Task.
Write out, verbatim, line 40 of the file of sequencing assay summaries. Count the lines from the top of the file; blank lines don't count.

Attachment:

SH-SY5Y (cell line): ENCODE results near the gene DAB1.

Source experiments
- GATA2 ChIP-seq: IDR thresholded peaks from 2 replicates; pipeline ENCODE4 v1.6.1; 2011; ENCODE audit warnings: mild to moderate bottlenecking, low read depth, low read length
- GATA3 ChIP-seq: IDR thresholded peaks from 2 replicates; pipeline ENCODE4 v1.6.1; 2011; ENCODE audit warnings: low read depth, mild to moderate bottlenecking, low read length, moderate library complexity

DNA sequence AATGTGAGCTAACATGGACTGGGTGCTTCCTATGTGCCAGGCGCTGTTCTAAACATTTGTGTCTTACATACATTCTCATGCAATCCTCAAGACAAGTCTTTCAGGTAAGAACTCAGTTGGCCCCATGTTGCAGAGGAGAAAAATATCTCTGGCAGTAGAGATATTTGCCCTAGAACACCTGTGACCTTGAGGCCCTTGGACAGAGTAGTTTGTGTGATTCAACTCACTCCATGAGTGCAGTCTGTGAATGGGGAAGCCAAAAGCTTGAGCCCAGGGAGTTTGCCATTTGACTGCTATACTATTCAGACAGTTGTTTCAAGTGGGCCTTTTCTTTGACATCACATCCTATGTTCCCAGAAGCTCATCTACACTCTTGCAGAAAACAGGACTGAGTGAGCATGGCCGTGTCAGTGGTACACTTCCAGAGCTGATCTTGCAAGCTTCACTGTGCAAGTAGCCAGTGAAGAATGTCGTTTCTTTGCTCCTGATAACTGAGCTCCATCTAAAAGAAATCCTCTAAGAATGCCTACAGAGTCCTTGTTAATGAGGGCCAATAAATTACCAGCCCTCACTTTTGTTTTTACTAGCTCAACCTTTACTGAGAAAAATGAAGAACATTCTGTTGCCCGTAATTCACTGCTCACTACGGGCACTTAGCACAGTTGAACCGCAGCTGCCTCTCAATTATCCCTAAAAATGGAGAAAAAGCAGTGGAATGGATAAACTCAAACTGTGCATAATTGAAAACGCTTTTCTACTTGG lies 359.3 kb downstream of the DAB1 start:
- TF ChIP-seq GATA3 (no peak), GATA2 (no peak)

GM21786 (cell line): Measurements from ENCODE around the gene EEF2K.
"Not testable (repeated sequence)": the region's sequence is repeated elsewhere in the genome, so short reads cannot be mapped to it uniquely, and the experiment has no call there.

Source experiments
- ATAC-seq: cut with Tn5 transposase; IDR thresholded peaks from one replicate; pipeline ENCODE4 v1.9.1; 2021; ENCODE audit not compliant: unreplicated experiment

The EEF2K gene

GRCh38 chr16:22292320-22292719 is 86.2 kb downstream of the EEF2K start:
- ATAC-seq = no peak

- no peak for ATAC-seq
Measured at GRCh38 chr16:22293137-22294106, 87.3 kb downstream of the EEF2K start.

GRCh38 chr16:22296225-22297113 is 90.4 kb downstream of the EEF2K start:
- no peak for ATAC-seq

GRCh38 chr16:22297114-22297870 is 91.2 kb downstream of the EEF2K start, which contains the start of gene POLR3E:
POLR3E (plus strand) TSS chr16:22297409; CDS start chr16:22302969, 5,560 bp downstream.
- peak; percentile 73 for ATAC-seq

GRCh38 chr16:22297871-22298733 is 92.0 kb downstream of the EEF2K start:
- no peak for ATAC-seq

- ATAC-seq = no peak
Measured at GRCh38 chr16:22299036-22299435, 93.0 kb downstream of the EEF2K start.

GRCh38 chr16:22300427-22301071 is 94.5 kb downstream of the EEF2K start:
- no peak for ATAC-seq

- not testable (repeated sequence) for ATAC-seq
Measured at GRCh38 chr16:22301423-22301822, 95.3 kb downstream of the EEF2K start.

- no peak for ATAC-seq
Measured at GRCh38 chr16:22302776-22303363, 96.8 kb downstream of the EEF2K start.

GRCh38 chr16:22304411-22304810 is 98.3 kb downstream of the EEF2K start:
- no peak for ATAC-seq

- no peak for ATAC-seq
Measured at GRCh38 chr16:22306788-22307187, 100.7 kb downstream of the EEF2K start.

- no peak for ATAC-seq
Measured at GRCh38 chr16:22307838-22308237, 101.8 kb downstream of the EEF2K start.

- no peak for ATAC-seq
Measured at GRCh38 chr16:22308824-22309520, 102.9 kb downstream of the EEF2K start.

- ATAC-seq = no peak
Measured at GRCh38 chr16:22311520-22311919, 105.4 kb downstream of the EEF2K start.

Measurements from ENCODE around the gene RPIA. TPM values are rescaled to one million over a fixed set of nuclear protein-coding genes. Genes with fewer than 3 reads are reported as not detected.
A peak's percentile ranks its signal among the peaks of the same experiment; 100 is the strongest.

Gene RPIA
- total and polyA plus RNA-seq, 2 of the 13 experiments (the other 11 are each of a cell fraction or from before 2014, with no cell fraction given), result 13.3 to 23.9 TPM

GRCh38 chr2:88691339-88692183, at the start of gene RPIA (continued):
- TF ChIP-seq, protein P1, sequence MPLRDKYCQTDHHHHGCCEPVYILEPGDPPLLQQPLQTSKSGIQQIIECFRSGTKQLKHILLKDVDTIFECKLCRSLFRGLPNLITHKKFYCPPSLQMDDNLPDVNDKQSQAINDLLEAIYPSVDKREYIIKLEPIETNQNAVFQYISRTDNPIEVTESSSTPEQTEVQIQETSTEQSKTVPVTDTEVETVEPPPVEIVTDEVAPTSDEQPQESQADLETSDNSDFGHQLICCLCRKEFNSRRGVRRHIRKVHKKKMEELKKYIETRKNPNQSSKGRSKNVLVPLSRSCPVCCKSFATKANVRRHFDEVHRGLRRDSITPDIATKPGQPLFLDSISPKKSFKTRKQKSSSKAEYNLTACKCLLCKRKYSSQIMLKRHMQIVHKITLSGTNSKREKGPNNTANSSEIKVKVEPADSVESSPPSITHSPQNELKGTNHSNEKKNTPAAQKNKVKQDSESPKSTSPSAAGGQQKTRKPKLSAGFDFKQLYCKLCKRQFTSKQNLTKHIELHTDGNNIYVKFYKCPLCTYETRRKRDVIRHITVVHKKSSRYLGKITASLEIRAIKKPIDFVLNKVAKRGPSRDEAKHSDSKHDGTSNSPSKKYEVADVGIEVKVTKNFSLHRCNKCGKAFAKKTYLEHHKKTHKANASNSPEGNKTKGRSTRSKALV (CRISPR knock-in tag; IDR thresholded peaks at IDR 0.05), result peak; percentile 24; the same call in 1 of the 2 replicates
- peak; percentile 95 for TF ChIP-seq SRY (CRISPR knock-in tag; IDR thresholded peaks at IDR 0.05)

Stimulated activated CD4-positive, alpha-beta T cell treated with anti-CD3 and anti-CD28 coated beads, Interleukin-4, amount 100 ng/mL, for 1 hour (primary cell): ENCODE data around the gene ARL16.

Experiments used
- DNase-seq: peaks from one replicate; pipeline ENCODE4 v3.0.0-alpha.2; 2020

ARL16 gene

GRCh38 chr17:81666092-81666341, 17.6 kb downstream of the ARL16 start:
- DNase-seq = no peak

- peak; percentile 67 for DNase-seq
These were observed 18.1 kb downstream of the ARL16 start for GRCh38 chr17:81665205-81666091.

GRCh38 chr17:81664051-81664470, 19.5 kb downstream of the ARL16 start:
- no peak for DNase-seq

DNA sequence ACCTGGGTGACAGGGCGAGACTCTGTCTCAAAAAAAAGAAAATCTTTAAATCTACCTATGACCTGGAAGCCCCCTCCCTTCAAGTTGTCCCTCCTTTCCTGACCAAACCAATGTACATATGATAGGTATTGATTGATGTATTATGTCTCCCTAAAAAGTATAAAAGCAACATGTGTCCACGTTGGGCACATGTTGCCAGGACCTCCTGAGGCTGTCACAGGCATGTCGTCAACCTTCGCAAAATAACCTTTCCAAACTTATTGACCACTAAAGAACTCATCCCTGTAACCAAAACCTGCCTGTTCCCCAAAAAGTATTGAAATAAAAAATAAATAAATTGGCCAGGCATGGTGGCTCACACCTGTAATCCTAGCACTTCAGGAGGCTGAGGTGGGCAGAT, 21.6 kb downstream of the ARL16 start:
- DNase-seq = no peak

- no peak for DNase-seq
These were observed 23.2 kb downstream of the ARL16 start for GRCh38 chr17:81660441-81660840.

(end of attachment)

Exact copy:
Measured at GRCh38 chr16:22311520-22311919, 105.4 kb downstream of the EEF2K start.